Convenient Christianity?

In this ‘new normal’ of the post-Covid 19 era, companies, organisations, and churches must rethink their strategies and reinvent themselves from being a ‘physical organisation with digital presence’ to a ‘digital organisation with physical expressions and locations’. We’re very grateful that our weekday programmes featured on our social media platforms, our online teaching classes, and weekend services have reached people and places far and wide.

Now, with most things being accessible online and on-demand, I can have them delivered to me without leaving home, whenever I want it. But herein lies my concern – the ‘Oh, so convenient’, on-demand, instant gratification mentality.

I’ve not heard of anyone who changed their world (secular or sacred) and impacted their generation by living a ‘convenient life’. All paid a high price to see their dreams, visions, and burdens come to pass.

Imagine waking up late on Sunday morning and missing the 10.15am service. But you tell yourself it’s ok because you can still catch the worship service at 12.30pm on your phone while having lunch at the same time. We’ve probably forgotten that worship service is for the Lord and unto the Lord, not just for us. We gather around Him. If we’re not careful, I’m afraid we could end up replacing our convictions with convenience, thereby shifting our focus from God to ourselves!

C.S. Lewis said (and I paraphrase), “There are two kinds of people in this world – those who submit themselves to God and say to Him, “Your will be done” or those who refused to submit themselves to God and God says to them, “your will be done”.”

Much of the ramifications we experience in our world today, or sometimes even in our own lives, happen when we say to God, “my will be done”.

So how can we move forward to reach this world, with the agility to stay culturally relevant and have a heightened sensitivity to the Holy Spirit to stay spiritually reverent? I believe one of the keys is in honouring God.

1 Samuel 2 tells us that Eli’s sons were corrupt and, after being patient with them and giving them repeated warnings, God finally cut off Eli’s family line and said, “I will honour those who honour Me, and I will despise those who think lightly of Me.” (1 Samuel 2:30). So how do you honour God?

You honour God by valuing what He values.

Eli’s sons had no regard for the Lord, nor did they respect their duties as priests. They despised their lineage and profaned the sacrifices of the people who were considered precious and holy to God. We need to value what God holds dear. God values ‘family time’ where His people come together to worship Him and connect with one another. So let’s continue to honour the time set aside to meet ‘online’ for our cell meetings and weekend services, even though we’re not able to meet physically for now.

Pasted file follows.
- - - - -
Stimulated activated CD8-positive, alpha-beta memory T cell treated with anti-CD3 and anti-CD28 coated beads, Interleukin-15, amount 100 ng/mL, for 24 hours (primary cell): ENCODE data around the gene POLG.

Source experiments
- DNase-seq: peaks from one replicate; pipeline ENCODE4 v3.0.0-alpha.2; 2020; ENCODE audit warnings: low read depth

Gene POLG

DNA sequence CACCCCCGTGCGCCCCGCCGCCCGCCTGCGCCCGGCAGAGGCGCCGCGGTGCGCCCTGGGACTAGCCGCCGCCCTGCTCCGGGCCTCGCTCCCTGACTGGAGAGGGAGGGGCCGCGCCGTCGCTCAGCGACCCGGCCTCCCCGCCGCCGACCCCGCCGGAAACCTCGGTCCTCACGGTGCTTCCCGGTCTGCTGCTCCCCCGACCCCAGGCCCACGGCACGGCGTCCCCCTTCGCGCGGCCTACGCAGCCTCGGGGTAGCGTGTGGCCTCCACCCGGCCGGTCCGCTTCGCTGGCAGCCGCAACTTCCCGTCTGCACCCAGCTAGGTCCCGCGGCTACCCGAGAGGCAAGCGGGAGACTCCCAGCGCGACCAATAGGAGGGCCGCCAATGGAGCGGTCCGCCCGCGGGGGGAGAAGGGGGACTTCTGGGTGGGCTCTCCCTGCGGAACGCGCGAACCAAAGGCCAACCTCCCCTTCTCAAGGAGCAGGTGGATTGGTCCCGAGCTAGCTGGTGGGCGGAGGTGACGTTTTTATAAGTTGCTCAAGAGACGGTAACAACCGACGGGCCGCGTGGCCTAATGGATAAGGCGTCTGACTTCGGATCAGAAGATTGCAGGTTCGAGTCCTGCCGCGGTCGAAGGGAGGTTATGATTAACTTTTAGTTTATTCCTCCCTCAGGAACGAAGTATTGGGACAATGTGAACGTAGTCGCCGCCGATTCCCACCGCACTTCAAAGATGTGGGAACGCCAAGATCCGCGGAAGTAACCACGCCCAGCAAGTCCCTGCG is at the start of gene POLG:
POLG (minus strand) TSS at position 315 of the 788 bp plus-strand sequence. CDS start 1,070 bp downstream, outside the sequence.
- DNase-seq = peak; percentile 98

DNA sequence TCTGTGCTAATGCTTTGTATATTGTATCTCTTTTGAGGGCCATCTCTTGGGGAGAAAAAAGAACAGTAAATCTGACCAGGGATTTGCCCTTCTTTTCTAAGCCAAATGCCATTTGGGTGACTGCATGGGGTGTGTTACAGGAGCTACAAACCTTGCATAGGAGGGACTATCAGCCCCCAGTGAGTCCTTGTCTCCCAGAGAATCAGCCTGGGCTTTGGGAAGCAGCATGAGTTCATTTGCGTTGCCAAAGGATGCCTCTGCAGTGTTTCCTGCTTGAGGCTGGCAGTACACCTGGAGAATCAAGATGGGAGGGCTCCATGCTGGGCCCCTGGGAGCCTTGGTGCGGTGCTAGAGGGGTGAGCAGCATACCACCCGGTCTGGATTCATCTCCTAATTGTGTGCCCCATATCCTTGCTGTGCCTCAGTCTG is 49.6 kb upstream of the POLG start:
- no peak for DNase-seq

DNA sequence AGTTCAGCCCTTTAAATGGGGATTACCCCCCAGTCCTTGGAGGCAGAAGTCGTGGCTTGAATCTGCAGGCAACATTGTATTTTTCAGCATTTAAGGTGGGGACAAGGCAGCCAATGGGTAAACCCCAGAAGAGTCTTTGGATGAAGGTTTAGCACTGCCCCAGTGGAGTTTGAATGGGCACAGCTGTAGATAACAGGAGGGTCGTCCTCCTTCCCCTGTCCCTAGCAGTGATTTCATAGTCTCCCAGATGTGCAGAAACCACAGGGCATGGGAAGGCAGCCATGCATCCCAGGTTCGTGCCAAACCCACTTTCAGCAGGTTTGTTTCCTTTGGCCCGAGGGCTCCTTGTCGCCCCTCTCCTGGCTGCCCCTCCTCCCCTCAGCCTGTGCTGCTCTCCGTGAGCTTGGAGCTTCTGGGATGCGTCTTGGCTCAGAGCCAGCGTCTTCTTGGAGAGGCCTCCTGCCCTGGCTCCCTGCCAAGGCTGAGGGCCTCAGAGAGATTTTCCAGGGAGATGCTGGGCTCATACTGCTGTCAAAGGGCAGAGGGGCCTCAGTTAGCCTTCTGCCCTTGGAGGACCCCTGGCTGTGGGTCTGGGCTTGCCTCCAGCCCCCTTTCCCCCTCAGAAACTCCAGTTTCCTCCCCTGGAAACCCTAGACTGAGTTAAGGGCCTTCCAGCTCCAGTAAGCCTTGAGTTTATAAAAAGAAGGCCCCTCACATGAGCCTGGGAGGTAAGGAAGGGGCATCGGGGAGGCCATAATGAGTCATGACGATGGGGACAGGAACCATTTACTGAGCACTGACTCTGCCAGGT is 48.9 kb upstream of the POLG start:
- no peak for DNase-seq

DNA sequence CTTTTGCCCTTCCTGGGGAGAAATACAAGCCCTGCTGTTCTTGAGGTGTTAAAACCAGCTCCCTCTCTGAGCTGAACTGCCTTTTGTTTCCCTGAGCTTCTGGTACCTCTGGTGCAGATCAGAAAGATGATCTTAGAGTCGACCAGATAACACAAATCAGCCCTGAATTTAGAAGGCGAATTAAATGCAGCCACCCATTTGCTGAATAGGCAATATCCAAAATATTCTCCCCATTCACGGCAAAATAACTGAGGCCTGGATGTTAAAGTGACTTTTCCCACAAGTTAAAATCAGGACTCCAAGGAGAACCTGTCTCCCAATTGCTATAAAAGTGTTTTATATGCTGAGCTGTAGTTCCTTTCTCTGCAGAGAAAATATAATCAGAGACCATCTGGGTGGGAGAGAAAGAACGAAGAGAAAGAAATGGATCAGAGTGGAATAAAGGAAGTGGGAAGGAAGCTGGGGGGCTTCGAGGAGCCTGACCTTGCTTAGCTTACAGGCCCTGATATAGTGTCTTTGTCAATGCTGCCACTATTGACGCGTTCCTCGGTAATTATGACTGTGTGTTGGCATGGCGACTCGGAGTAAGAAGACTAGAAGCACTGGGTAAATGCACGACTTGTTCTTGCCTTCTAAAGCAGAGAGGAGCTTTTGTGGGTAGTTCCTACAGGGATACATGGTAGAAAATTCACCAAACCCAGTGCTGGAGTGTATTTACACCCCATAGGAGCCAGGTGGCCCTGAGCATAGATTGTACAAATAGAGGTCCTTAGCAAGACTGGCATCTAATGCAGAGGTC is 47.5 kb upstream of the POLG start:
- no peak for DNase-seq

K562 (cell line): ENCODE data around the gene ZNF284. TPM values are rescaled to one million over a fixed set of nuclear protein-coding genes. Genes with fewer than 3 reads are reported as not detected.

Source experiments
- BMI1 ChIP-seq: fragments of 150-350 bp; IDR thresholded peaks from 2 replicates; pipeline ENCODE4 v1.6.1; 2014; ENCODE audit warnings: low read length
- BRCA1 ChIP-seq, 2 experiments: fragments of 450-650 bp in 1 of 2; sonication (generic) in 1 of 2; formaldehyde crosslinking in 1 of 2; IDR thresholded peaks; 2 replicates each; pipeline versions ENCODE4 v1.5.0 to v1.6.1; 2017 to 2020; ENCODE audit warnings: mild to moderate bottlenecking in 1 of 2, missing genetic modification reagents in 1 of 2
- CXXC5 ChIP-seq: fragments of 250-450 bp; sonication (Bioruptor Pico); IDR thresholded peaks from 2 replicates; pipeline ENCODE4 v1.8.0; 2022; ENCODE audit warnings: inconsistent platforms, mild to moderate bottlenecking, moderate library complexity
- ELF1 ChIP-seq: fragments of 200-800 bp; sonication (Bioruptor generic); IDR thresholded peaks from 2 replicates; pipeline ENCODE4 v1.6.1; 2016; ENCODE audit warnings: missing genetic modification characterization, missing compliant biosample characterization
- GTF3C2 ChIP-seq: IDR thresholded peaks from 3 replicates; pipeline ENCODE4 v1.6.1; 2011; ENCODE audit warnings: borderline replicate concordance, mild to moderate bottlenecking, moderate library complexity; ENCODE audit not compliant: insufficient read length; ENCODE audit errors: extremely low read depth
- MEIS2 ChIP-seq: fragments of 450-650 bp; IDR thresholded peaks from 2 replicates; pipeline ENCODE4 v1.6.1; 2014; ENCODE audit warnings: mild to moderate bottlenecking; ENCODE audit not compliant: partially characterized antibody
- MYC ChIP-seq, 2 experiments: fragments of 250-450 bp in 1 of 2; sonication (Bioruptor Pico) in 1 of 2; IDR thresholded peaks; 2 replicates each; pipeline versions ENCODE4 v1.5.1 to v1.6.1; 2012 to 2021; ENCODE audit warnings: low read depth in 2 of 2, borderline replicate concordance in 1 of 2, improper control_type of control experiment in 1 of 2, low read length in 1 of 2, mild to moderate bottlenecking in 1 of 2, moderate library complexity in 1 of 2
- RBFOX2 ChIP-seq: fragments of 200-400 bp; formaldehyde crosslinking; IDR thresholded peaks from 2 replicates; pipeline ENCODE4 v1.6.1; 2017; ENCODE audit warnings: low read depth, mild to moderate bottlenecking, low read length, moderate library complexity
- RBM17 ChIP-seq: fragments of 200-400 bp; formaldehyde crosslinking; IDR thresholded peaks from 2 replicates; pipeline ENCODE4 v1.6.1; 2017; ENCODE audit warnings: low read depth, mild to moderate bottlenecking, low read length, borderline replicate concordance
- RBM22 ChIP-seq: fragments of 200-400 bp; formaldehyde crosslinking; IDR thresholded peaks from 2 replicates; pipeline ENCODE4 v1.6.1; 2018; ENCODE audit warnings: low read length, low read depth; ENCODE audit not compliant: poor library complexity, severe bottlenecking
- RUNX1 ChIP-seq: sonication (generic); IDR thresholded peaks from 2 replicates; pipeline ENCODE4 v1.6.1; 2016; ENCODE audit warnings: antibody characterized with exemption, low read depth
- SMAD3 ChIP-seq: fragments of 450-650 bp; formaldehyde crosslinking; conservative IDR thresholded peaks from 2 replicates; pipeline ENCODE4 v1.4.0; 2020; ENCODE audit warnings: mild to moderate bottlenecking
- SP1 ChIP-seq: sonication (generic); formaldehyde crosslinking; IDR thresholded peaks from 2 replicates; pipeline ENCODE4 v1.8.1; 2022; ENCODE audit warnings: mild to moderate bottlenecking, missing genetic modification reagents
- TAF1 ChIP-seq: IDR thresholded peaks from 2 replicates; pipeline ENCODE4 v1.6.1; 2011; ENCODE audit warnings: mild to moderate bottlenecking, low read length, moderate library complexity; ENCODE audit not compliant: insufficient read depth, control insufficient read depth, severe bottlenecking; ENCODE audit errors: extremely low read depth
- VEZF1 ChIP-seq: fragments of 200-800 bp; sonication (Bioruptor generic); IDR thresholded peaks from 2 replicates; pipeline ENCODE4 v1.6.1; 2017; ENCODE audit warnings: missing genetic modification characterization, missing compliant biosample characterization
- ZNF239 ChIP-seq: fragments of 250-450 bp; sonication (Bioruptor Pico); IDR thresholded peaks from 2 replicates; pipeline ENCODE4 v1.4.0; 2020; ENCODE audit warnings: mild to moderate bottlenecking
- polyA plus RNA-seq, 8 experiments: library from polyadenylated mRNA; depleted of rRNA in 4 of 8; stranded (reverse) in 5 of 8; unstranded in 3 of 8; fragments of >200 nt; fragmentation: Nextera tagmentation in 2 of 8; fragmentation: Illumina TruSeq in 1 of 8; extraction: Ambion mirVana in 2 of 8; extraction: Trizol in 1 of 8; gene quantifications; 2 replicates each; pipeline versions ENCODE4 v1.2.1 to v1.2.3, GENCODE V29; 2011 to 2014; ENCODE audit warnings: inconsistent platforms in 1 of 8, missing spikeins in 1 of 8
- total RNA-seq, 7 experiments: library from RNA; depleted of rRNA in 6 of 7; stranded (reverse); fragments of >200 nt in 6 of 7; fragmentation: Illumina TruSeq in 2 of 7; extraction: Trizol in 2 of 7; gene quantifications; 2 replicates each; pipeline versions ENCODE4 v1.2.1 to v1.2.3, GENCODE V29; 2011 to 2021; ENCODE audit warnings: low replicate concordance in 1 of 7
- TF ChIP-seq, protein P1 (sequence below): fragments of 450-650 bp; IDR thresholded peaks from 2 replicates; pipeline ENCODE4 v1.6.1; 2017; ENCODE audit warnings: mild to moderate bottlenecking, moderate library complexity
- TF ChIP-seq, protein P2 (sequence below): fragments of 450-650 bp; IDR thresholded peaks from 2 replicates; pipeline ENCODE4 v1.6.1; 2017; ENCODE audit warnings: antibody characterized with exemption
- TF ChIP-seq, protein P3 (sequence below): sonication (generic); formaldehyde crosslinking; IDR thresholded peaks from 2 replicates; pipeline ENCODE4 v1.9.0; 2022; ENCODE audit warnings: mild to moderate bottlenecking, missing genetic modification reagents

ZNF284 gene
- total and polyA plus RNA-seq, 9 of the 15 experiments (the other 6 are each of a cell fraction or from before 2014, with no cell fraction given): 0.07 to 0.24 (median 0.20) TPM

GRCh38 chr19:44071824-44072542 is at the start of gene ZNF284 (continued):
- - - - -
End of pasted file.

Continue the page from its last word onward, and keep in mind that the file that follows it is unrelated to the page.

When it comes to the things of God, don’t settle for what’s convenient and miss the mark of what God has in store for you. Don’t be fooled into thinking that it’ll always be there or you can get it back at a later time. Some things won’t come back to you once you’ve missed the window of opportunity to respond. Just ask Esau, who sold his birthright for a bowl of soup (Gen 25). That one impulsive act forfeited him eternally from inheriting the blessing, even though he sought it diligently with bitter tears. (Heb 12:17)

You honour God by waiting on Him.

God is not a ‘genie in the lamp’ Whom you summon ‘on-demand’ and watch Him appear from the smoke and say to you, “your wish is my command”. Yet we could be unknowingly doing that when we treat the online worship services as ‘another programme’ we watch, at our convenience. God is honoured when we take time to prepare ourselves and our hearts to meet Him, and not flippantly stumbling into His Presence.

The beautiful part about waiting on the Lord is the promise of a divine exchange taking place. He renews your strength and you shall soar high on wings like eagles, you shall run and not grow weary, you shall walk and not faint. (Isaiah 40:31)

Let’s use this ‘online, on-demand’ accessibility like a sword in our hand, to extend God’s work, not as a crutch we lean on when we feel sloppy. Let’s be led by our convictions, not convenience. Upholding what’s dear to God and saying to Him, “nevertheless not my will, but Yours, be done!”


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